milking an almond

We don't use a lot of dairy products in our home. I do buy my bi-monthly gallon of milk to make yogurt with, and I like to keep a little on hand for cooking and baking, and we have a couple of our cheese staples, oh ... and butter. But seriously, compared to how much I used to rely on my milk and cheese, we're down A LOT. Part of it is because of what I've learned about what an excess of dairy products can do to you, but also because I'm lactose intolerant. Not severely, I don't notice it unless I consume too much, but enough to want to be extra cautious. But there are occasions when a nice creamy beverage of some sort is just a need. Am I the only one? Either for hot chocolate, or to add into cold or hot breakfast cereals, or frankly, just to drink. I do like to make my own soymilk occasionally, especially since I make my own tofu ... occasionally ... but it is a fairly long and laborious process. And sadly, I don't love the taste of fresh soymilk like I used to. I started buying almond milk, but then I discovered raw, homemade almond milk. And I just can't go back to the store bought stuff.
In the past year or so, as we've made some adjustments to the way we eat, I've learned a lot about the health benefits of nuts and seeds. And especially about soaking them before hand. Nuts have a particular enzyme inhibitor which, when soaked, is released. And then all of this fabulous nutrition hidden inside is more readily available to digest. And you definitely want what's hidden in there. There are so many health benefits in nuts that unless you have an allergy, there is really no reason not to be eating them. You can follow this recipe with pretty much any nuts, but almonds have a nice balanced sweetness to them without an overwhelming flavor, so it's a good place to start. And I like this particular ratio of nuts to water (plenty creamy, but cost effective), but by all means, experiment with it.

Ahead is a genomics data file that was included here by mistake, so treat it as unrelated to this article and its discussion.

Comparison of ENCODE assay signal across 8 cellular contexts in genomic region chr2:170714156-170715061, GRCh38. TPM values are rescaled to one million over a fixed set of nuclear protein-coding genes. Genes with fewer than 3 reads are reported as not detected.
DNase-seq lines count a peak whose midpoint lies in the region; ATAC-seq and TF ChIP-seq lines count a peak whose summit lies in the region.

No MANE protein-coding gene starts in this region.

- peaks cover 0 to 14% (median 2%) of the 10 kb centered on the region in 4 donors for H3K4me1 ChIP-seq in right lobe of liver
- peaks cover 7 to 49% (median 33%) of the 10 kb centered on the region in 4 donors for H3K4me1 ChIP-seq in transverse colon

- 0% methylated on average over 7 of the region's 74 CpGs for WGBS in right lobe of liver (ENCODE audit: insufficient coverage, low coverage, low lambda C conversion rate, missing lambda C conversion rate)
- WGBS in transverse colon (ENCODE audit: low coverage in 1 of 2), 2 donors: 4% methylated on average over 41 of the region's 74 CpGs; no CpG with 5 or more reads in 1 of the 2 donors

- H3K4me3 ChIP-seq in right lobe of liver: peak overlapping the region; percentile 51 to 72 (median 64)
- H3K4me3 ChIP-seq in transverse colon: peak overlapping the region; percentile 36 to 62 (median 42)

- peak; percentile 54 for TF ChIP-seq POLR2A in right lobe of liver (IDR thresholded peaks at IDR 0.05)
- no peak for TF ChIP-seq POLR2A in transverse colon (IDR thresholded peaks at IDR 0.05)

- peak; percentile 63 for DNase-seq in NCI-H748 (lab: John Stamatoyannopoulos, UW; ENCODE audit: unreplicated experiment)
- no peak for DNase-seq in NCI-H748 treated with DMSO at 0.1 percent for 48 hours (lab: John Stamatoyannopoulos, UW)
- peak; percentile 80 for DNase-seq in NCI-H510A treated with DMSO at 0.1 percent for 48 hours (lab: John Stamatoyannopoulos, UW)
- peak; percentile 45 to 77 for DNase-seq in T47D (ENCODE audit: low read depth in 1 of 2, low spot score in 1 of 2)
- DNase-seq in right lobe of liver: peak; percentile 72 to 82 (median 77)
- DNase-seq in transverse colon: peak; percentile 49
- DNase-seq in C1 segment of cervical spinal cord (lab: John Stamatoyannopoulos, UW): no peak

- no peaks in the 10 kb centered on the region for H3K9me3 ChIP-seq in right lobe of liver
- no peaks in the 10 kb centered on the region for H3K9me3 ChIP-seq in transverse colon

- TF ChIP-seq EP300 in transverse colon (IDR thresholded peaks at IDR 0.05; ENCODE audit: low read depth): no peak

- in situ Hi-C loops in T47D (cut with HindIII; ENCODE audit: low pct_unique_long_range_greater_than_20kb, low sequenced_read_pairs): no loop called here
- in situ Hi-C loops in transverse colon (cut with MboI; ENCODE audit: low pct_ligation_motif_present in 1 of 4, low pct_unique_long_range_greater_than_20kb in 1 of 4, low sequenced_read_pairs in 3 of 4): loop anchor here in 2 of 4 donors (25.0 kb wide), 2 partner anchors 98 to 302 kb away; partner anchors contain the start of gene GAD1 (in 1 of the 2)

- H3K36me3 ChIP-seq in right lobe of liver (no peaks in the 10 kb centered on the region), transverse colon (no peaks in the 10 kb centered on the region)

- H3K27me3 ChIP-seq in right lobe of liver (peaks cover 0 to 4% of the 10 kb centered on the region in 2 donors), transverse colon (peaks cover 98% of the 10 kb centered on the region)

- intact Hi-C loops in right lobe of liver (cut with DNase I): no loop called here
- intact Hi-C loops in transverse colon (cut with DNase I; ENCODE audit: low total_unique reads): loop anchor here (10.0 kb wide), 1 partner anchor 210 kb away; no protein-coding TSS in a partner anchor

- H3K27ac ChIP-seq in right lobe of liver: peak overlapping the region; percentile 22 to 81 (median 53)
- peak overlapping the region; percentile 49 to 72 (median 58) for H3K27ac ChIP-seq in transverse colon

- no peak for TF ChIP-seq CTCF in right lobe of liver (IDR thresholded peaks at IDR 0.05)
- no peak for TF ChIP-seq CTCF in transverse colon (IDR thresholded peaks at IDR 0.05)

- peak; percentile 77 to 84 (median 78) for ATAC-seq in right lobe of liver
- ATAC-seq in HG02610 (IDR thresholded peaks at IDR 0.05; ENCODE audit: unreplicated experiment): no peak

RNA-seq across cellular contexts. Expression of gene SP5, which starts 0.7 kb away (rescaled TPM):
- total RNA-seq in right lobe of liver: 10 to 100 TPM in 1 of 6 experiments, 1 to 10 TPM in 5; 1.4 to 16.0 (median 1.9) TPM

Once you've run the nuts and water through your blender cycle, you simply strain it. At this point, I like to add a couple of possible flavorings. Sometimes I add the seeds of a vanilla bean, or if I'm feeling extra decadent, I like to add a couple of tablespoons of raw cacao powder to make chocolate almond milk. And once you try this, you might not ever go back to store bought almond milk. You can't compare it to the silky mouthfeel and clean taste of homemade.

Homemade Raw Almond Milk
makes roughly 1 quart
1 cup raw almonds
4 cups purified water
1-2 pitted Medjool dates (optional)
1 cinnamon stick (optional)
  1. In a clean glass pitcher that holds at least 5 cups of liquid, combine all of the ingredients and let soak for 8-24 hours, or overnight.
  2. Add the contents to the jar of your blender and let it run until the mixture looks very milky and frothy. If you don't have a high-speed blender, you might need to let it run extra long, but it'll still work just fine.
  3. Pour the liquid into a nut milk bag or a piece of muslin over a fine mesh strainer, and squeeze out all of the milk into your desired container. Let chill and serve. 

Once strained, you can clean out your blender jar and add the milk back in with your variation of choice:

seeds scraped from 1/2 of a vanilla bean
1-2 tablespoon raw cacao powder or cocoa powder
honey or pure maple syrup to taste (best if you don't start with the dates if you're using these)


patsy said...

This is a GREAT post!
So informative.
My daughter buys almond milk & I am lactose intolerant too... I just haven't ever gotten on the almond milk band wagon. I never drank milk growing up so I don't have a taste for it now.

I think your consciousness about food & what you feed your kids is fantastic. I love your approach & willingness to work it out on your own & with a budget!

Great blog-

Jill said...

Delish. I'm officially hooked.